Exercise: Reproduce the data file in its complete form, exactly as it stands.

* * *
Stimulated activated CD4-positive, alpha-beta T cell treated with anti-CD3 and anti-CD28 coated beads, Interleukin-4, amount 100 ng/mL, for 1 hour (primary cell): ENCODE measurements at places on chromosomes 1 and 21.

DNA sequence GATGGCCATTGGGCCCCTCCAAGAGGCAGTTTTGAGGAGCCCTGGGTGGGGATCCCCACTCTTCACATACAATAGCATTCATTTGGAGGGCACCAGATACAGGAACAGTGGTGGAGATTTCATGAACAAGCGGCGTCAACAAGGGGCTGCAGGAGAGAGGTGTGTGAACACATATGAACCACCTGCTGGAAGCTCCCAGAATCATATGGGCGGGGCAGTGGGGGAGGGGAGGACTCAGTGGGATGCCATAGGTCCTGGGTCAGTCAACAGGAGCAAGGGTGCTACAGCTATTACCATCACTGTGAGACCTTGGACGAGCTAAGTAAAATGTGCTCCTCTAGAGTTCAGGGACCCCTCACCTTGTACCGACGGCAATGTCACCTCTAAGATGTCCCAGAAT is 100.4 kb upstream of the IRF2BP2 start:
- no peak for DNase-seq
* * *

Stimulated activated CD4-positive, alpha-beta T cell treated with anti-CD3 and anti-CD28 coated beads, Interleukin-4, amount 100 ng/mL, for 1 hour (primary cell): ENCODE measurements at places on chromosomes 1 and 21.

DNA sequence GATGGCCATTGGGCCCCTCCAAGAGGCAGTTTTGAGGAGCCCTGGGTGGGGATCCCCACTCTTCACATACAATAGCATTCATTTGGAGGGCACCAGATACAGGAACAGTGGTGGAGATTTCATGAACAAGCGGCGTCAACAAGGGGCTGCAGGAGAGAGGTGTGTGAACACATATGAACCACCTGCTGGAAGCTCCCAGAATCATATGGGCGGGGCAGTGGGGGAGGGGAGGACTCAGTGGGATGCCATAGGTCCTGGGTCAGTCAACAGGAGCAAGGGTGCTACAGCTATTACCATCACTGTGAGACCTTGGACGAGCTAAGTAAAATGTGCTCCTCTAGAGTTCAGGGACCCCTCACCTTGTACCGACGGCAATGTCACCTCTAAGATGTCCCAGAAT is 100.4 kb upstream of the IRF2BP2 start:
- no peak for DNase-seq